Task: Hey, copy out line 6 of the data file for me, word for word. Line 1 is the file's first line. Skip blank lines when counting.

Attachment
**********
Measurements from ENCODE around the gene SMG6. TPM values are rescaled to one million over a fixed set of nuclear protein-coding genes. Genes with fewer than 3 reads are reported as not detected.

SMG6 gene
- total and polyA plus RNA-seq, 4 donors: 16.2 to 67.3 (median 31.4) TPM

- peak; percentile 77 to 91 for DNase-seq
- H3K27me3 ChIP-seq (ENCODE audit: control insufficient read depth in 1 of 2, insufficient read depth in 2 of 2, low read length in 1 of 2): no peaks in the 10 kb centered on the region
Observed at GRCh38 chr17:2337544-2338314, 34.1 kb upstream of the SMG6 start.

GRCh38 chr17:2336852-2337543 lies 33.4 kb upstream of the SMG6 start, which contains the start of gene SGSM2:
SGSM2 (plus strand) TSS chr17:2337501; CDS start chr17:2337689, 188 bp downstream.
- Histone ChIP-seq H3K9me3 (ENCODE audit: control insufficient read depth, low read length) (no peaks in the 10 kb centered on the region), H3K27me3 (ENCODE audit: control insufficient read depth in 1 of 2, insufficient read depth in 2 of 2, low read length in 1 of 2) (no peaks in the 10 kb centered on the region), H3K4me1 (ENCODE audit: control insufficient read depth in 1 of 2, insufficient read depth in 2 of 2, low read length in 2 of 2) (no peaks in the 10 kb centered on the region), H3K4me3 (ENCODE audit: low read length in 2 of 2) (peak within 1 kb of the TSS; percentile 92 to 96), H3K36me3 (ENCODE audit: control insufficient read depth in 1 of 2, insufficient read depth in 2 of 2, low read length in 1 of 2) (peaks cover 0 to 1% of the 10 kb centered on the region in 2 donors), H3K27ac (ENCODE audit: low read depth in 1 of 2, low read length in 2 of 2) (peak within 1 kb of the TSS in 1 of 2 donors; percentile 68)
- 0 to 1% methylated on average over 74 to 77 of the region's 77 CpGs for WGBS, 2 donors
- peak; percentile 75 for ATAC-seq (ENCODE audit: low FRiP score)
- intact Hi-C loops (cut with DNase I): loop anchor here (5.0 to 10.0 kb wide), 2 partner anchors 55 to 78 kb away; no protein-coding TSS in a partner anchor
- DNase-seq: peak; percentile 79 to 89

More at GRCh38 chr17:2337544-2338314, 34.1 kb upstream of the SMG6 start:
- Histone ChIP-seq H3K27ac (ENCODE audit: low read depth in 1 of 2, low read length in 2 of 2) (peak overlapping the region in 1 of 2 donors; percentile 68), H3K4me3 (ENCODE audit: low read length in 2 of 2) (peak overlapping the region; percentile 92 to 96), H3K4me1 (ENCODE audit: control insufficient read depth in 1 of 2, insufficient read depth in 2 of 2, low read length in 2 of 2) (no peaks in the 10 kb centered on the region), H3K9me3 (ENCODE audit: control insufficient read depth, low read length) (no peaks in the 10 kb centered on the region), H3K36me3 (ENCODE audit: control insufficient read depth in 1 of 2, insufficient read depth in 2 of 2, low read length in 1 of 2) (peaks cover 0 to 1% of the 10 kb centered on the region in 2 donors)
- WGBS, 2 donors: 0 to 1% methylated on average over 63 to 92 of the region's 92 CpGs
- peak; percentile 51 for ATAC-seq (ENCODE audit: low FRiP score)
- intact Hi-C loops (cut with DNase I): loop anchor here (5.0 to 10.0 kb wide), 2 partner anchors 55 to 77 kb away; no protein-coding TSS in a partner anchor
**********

Observed at GRCh38 chr17:2337544-2338314, 34.1 kb upstream of the SMG6 start.